“The best-kept secret in Los Angeles is where Mount Wilson is,” says Tom Meneghini, 70, the director of the Mount Wilson Institute.
To get there by car you have to take a narrow, winding road that’s not for the faint of heart. Meneghini says his wife rarely makes the drive with him, and a reporter riding shotgun can understand why — you’re never far from a cliff in the San Gabriel Mountains, which were thrust violently skyward amid the collision of tectonic plates.
Hale leveraged the wealth of steel magnate Andrew Carnegie to build an array of telescopes on Mount Wilson in the first years of the 20th century.
“This was the hub of solar astronomy for a long time,” says Hunt, who works at the Carnegie Observatories in Pasadena.
The Carnegie Observatories today does its astronomy on mountains in Chile. In 1986 it turned over operation of the Mount Wilson telescopes to the nonprofit institute now run by Meneghini.
He had spent much of his life running commercial fishing boats in the South Pacific. For the past 15 years he’s been bounding around Mount Wilson, much like a kid with a lot of cool toys. He’s a volunteer, with an institute identification badge that says “Galactic Overlord.”
The institute sponsors lectures and stargazing nights. Students can use the telescopes. Researchers can rent the hardware for a night. The goal is to keep the lights on, even if the serious astronomy community no longer seems to want these historic telescopes.
“There’s nothing we won’t try,” Meneghini says. “I don’t want to see it fail.”
Inside one small dome is a beautiful, vintage refracting telescope with an exquisite lens. Meneghini says reverently, “It’s a Brashear — those are as rare as chicken teeth.”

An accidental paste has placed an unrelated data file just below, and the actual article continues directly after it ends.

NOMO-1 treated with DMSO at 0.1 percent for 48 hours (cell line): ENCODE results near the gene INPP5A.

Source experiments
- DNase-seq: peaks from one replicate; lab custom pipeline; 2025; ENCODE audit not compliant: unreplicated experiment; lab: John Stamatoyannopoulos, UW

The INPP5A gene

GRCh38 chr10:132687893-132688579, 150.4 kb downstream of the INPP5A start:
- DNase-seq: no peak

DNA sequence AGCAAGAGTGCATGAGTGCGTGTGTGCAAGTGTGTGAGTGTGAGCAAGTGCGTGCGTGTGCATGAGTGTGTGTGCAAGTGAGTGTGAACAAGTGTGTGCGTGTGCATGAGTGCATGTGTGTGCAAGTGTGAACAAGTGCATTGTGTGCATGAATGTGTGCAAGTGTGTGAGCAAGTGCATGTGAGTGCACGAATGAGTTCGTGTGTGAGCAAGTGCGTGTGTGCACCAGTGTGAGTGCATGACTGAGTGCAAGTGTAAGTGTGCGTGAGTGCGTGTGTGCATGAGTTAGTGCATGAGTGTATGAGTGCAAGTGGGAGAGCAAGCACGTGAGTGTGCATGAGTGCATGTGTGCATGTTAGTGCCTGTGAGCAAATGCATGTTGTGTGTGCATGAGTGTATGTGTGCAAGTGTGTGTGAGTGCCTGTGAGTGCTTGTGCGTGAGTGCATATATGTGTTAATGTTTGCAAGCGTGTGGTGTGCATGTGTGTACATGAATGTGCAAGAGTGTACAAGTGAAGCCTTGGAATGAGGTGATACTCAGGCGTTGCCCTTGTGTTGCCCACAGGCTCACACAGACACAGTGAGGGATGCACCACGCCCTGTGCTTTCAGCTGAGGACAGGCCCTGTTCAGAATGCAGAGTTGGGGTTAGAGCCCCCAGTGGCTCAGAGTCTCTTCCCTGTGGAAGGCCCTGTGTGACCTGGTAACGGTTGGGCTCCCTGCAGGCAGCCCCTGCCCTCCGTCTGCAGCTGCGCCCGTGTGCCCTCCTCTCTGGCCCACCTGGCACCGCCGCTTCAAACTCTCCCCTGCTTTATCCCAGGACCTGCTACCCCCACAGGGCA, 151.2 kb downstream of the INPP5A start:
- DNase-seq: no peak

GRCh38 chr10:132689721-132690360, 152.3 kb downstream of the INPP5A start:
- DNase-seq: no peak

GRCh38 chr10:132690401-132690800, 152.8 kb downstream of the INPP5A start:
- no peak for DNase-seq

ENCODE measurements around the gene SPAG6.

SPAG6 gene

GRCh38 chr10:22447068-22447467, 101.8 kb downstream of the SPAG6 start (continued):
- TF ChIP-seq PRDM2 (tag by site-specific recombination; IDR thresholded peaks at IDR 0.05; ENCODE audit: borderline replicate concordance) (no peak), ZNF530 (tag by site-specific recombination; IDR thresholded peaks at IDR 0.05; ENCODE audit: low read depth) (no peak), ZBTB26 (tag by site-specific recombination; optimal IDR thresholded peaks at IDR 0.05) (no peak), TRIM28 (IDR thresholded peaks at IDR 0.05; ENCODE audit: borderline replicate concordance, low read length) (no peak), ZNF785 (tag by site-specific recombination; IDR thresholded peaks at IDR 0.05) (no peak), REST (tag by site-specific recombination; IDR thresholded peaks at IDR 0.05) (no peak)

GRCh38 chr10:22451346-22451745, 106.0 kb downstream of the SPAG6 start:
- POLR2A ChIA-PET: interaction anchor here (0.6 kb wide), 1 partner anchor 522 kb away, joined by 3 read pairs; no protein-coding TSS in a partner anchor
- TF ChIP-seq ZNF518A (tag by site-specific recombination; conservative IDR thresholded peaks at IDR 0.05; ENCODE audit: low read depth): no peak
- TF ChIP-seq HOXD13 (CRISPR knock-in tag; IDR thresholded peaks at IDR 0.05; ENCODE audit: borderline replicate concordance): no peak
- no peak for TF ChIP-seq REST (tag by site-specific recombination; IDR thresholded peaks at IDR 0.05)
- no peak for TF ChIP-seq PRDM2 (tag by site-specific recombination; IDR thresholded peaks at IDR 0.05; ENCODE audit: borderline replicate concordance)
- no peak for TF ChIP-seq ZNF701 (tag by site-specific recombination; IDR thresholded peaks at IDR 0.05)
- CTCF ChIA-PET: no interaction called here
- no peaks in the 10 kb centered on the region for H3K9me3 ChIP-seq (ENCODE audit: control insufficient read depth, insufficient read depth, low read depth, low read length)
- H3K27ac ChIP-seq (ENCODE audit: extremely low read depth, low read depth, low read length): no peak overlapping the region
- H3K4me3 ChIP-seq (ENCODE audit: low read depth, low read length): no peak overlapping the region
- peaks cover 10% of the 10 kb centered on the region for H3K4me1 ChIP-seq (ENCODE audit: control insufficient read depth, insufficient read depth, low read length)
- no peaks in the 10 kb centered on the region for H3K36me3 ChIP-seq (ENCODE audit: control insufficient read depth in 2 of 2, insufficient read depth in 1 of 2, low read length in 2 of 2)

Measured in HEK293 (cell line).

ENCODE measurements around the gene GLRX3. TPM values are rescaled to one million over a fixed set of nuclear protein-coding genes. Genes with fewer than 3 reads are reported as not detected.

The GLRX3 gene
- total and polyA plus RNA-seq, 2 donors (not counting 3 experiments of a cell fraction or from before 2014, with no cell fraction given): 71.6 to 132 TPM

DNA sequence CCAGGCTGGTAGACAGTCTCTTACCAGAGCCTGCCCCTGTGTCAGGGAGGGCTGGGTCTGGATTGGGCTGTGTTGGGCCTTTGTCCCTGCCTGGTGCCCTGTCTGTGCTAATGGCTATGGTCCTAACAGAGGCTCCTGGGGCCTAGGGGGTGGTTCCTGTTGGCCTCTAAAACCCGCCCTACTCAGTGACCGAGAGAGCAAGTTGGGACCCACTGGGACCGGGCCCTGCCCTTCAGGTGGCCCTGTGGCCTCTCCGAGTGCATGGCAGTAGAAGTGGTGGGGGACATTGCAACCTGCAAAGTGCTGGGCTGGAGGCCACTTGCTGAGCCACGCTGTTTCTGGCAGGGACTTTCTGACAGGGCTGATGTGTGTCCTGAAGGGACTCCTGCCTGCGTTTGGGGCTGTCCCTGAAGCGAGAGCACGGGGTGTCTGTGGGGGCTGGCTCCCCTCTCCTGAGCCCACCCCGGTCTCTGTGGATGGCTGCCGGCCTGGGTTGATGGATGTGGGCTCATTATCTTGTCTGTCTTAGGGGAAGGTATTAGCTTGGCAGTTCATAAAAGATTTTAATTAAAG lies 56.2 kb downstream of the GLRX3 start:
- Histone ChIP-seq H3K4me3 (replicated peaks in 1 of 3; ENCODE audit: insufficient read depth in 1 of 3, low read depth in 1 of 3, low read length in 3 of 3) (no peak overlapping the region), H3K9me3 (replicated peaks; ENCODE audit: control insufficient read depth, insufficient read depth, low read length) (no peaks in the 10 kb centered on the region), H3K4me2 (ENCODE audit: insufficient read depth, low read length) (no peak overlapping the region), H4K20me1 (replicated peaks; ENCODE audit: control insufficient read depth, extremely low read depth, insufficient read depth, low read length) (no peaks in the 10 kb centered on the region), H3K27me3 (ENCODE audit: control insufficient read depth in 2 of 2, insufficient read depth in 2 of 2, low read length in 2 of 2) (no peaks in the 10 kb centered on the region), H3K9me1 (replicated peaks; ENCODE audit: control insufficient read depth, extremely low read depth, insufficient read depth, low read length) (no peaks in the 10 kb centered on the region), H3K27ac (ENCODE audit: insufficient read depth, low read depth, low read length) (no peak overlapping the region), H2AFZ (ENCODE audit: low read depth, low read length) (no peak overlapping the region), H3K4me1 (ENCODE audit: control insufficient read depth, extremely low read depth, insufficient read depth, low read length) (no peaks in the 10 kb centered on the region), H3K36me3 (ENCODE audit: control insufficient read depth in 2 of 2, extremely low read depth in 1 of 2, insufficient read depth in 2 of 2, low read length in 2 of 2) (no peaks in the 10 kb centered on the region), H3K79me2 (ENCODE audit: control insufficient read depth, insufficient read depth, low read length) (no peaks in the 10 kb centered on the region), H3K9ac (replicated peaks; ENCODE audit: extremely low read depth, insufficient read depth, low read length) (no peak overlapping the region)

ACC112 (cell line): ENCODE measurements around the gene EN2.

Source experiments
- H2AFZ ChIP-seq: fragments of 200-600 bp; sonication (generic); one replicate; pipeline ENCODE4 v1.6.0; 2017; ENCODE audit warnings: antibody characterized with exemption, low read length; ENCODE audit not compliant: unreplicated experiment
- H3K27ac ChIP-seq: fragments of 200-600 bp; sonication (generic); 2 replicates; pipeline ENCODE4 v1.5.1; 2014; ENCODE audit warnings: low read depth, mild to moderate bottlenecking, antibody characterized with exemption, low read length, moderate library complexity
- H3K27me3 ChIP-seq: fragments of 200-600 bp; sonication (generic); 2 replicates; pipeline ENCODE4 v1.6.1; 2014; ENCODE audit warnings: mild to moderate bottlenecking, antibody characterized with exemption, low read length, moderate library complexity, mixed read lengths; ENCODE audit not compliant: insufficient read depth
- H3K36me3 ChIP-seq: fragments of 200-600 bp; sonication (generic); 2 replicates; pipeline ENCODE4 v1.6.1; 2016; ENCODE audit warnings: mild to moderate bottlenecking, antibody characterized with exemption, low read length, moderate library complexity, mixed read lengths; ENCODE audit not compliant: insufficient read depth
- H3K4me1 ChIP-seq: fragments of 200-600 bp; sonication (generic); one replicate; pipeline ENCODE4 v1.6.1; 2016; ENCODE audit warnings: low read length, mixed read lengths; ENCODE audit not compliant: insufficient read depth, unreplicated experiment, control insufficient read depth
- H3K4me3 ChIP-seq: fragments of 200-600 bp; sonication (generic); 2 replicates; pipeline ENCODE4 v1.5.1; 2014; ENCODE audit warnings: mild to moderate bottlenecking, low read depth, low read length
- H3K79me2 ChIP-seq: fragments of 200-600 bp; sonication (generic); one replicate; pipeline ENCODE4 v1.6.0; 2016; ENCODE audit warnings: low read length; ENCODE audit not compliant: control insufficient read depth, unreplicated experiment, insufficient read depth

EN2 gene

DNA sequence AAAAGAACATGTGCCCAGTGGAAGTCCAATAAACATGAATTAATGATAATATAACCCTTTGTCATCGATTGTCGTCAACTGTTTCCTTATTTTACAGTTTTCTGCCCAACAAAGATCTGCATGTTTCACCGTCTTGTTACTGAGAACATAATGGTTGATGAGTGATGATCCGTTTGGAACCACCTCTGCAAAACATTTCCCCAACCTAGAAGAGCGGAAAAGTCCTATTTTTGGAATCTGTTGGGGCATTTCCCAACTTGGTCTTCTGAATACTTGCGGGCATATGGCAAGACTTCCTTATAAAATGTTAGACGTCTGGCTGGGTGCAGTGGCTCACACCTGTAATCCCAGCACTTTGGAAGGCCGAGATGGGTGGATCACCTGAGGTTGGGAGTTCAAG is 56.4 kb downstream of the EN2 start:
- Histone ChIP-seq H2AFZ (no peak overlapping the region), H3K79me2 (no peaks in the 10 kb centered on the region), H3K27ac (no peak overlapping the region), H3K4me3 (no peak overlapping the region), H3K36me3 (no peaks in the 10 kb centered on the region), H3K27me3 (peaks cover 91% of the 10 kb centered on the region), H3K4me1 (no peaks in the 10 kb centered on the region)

The great white dome houses the Hooker telescope, which was named for a benefactor.
This is hallowed ground for astronomy.
“Oh, if the walls could talk,” Meneghini says he switches on the lights in the dome. We go up metal stairs, past a telephone that surely dates to the era of silent movies. Then we’re on the main floor with the telescope, which is the size of a school bus. The mirror has a diameter of 100 inches, and it weighs 9,000 pounds.
We go around the telescope and then far below, to a realm of giant gears and, as Meneghini points out, “100-year-old solenoids and relays and wiring.” The visitor might initially think that someone had done an amazing job of restoring the place to its original, vintage feel. More likely, nothing here has ever changed.
“It’s like an old stove — it dies in pieces,” Meneghini says. Be careful not to get grease on your clothes, he adds.
He opens the dome, a noisy process. He tips the telescope forward so we can view the immaculately polished mirror.
In 1919, a young astronomer named Edwin Hubble showed up to work here, and with the 100-inch he began studying the light from what were then called nebulae.